Mr. Kuoc said that Safari Air Service will be subject to all regulations and restrictions like any other airline operating in South Sudan’s airspace.
“I want to inform you that any airline which is going to operate in the Republic of South Sudan will be subjected to a very strict civil aviation law like any other country,” Kuoc said.
“Our government believes in fair competition, therefore we are not going to allow our air system to be monopolized. Any competent airline will be subjected to the audit procedures and allowed to operate in the air space of the Republic of South Sudan. Safari Air will be audited equally,” Kuoc added.
Early this year the Republic of South Sudan enacted the South Sudan Civil Aviation Authority Laws meant to regulate the lucrative industry.
Safari Air Limited is in partnership with Abyssinian Air Flight Services who are acting as catalysts in advancing aviation in this country. The Managing Director of Abyssinian Air Flight Service, Captain Solomon Gezaw said Abyssinian is working hard to equip South Sudan youngsters to step up to the playing field in the aviation sector.
“We want to play our 90 minutes exactly according to the rules. There are unique challenges in the aviation industry but if we approach these challenges with integrity and fairness there is a huge potential,” Gezaw continued.
“We are not just talking about flying a plane from point ‘A’ to ‘B’ but we are also talking about training the young people in all the areas like piloting, mechanics, administration and attendance,” he added.
The planes are licensed to carry 12 passengers only and will be operating chartered flights at the moment to all the ten States. The price for the Charter flights is not yet established. Abyssinian Air Flight Services is renting its aircrafts to Safari Air Limited but the price for renting hasn’t been established too.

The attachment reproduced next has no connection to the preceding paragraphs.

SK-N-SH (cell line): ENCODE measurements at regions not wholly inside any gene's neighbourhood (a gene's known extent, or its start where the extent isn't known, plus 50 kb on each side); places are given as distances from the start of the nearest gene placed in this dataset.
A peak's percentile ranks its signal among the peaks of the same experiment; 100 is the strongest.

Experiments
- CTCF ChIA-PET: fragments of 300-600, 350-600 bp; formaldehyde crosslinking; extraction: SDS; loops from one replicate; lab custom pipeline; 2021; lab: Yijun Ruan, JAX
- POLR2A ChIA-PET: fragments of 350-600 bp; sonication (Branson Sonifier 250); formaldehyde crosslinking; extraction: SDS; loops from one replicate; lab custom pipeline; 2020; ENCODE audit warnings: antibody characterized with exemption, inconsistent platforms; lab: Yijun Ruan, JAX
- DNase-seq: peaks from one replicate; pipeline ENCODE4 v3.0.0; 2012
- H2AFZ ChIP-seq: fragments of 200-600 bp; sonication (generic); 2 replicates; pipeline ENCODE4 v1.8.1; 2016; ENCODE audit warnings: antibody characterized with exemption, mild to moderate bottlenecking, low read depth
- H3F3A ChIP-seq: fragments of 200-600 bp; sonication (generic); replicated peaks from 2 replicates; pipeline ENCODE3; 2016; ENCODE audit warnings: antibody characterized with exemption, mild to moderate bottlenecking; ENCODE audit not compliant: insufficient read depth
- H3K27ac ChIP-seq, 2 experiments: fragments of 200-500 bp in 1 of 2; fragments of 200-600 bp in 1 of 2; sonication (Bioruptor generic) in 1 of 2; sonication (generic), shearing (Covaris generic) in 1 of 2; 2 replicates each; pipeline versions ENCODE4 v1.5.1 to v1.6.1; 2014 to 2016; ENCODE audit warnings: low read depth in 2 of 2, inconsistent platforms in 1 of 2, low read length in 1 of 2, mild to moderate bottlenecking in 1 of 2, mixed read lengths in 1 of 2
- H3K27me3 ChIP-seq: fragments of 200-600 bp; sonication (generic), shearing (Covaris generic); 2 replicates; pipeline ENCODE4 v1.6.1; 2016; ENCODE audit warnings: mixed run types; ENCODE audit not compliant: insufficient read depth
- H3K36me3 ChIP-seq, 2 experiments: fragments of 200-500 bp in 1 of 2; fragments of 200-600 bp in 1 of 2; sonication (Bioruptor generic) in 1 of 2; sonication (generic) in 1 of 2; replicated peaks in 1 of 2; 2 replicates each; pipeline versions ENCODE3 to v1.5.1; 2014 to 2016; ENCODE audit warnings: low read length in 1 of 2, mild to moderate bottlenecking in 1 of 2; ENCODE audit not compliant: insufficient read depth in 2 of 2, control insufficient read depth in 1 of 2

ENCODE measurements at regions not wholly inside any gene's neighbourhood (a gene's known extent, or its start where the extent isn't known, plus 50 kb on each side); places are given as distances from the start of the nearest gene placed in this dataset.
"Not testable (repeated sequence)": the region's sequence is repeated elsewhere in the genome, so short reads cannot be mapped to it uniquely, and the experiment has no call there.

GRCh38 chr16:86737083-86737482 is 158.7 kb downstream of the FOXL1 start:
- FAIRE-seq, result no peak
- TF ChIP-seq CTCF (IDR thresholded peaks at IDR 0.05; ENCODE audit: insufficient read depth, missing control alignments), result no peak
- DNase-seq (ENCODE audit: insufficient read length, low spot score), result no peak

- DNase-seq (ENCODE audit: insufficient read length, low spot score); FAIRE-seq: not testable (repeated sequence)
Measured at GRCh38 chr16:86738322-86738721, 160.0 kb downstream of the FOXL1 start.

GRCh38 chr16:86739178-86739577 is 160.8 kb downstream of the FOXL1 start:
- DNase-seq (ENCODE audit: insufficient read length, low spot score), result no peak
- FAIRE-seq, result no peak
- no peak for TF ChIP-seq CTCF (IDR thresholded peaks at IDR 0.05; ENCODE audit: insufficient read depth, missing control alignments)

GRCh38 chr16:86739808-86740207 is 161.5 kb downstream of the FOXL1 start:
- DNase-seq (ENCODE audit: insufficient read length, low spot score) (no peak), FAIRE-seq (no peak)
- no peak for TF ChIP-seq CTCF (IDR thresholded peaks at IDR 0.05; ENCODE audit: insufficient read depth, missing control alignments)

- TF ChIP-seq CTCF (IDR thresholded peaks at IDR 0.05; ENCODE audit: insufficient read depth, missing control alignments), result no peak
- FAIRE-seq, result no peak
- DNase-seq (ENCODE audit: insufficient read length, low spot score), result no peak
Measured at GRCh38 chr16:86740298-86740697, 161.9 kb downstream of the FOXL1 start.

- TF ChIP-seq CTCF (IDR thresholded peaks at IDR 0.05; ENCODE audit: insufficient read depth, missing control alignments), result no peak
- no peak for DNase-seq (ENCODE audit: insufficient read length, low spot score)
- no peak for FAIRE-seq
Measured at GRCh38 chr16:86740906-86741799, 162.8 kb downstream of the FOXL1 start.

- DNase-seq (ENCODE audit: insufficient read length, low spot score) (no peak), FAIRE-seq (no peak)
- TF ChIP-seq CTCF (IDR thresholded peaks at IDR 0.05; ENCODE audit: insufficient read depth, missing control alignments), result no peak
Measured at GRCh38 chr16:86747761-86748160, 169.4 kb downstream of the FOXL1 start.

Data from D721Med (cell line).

Five young South Sudanese students; Ashraf Seif Eldin, Edward Luol, Abraham Joseph Awan, Akol Mario and Angong Piol schooling in Abyssinian Air Flight Services Pilot Training School in Addis Abeba attended the inauguration ceremony.
Abraham Joseph Awan said pilots who fly in Ethiopia can manage the terrains of South Sudan because Ethiopia has high altitudes and South Sudan has low altitudes.
“Training in a place near water bodies is easier because you can follow the river. Flying in the main land first of all is affected with the weather and there are chances that you may not even make it back. So every landing and takeoff is always inspiring to us as students,” Joseph said.
“Flying is bringing the aircraft down. Even a monkey can go up but the problem is bringing it down, once you bring it down, then we can call you a captain,” Joseph added.
Training for Commercial Pilot License (CPL) cost 42,000 US dollars for the whole package and 13,000 US dollars for Private Pilot License (PPL) according to Joseph.
There are multiple aircrafts operating in the airspace of the Republic of South Sudan. In October last year South Sudan became a member of the International Civil Aviation Organization hence the country needs to accord to the rules and regulations of the organization.